Curiously, Barnack intended the small camera as an exposure metre for film studios, a tool to create stills made purely for economic reasons. Since the negative could be developed right away, studios could select the correct aperture without wasting film and shooting time. That’s why the Leica’s 35mm negatives, part of what was called the ‘small negative, large picture’ concept, are the same format as the film commonly used in the silent movie era. It’s also why the flexible film’s edges are perforated top and bottom.

Even into the 1960s, the 35mm negatives were too grainy for magazines to print. The potential of the compact, versatile camera was first recognized, put to work and celebrated by amateurs. When a positive was needed from a negative, the lens could even be screwed into the Leitz enlarger, the Focomat. Success demanded savviness and a degree of gut instinct. Barnack was asthmatic and took his prototype with him when he went hiking in the woods. Compared to other models, the Leica was small, lightweight and exact.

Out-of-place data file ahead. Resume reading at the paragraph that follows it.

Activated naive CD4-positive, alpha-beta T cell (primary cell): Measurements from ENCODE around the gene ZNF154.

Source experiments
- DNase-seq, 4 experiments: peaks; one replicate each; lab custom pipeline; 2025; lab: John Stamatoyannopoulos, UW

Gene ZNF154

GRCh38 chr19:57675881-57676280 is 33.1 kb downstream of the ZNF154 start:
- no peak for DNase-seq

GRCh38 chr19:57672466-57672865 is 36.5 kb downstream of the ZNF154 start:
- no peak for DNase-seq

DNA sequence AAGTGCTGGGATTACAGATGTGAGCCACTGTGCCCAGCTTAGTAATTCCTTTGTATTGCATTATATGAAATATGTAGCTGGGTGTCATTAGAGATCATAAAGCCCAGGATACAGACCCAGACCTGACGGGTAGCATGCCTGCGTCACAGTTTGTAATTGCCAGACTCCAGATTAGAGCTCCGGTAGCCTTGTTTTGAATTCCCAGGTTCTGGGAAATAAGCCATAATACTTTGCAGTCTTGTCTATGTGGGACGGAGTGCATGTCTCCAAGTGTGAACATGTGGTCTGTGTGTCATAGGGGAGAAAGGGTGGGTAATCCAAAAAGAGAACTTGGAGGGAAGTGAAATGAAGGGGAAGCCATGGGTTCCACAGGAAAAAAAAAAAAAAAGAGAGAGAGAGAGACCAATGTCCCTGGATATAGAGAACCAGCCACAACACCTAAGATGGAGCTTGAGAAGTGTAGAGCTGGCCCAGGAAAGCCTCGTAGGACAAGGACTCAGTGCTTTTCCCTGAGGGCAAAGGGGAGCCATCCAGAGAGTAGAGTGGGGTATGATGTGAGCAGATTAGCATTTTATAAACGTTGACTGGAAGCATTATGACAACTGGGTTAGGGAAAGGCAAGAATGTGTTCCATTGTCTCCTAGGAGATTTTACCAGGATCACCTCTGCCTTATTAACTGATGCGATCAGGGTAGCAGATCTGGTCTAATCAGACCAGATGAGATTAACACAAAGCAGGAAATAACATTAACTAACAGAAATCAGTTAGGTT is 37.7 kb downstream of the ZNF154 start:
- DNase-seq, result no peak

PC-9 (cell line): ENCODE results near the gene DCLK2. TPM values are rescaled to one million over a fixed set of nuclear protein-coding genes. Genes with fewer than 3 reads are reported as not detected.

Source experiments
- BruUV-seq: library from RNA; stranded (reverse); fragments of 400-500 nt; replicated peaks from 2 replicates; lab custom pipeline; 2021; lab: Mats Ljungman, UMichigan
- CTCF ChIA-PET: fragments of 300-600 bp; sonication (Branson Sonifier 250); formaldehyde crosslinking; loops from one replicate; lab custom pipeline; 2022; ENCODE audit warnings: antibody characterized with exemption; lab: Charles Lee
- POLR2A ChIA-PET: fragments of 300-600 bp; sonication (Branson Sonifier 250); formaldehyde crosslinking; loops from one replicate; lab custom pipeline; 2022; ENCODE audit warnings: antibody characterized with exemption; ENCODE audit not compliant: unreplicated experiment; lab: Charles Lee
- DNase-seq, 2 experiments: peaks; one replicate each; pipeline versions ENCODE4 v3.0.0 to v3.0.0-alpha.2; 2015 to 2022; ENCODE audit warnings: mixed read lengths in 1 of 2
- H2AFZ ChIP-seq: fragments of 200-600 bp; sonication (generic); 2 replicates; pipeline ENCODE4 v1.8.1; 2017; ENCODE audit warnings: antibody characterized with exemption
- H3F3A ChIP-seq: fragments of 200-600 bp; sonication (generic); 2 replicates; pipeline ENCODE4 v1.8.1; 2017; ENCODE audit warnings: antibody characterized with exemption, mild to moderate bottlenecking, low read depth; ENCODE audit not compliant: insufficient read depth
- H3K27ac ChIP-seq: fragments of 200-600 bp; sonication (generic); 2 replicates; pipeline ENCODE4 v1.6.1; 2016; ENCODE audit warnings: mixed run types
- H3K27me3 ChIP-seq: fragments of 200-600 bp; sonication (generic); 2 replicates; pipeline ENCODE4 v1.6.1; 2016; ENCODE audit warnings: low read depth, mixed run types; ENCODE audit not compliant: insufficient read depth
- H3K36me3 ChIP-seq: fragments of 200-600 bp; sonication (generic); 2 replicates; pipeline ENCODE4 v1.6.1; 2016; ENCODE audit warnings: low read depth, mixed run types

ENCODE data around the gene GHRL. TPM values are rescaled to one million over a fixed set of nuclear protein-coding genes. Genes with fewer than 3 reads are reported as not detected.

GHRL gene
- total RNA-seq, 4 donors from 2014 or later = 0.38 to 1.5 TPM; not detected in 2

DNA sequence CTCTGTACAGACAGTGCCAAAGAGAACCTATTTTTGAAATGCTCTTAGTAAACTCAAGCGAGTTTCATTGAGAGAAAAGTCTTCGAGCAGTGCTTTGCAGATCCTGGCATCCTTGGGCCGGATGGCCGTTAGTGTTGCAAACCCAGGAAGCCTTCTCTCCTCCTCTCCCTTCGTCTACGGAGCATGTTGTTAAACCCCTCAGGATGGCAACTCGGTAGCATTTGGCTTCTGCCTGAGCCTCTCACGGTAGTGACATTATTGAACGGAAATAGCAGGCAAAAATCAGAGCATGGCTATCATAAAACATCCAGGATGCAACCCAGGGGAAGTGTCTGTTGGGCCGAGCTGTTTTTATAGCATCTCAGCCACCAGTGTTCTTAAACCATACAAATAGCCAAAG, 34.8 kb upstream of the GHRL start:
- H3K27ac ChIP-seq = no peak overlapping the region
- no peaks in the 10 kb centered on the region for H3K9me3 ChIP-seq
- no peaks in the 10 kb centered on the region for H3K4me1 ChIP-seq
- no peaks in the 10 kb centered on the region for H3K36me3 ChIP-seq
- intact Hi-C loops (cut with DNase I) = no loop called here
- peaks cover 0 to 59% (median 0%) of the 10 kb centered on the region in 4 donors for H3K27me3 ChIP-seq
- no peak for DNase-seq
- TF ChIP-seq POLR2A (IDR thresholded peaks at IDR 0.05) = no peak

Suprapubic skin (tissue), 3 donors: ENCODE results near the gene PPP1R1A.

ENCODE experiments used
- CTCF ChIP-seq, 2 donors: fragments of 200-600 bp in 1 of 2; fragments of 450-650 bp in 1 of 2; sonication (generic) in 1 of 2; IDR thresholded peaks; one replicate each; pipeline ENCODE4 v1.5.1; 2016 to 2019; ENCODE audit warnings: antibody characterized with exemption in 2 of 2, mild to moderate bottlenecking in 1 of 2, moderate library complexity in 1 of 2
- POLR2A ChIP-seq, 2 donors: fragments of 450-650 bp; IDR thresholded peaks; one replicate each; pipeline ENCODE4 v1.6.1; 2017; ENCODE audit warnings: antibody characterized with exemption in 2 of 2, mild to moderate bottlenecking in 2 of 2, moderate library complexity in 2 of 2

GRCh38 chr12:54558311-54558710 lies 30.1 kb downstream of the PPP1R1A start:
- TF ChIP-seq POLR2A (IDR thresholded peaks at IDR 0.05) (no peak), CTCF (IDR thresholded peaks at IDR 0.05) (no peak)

The Leica’s biggest strength, however, was its ability to capture a certain (or uncertain) social atmosphere – everything from the face of a lover to the view from the hotel window. The bar, the street, the bed, the swing, the elevator, the train compartment: figures at middle distance, cut off, animated. Dogs and cats. Henri Cartier-Bresson choreographed human metaphors; Robert Frank portrayed ‘Americans’ (The Americans, 1958) as groping actors in a material world, making visible their drive towards automation. Those who succeeded with a Leica camera were masters of a format – be it side- or lengthways – that needed filling, the picture’s subject locked into a ratio of either 2:3 or 3:2. The loyalty to the Leica format created a consistency and dependability that could be branded. That’s why Frank’s collection remains the archetype of the genre: somewhere between book and film.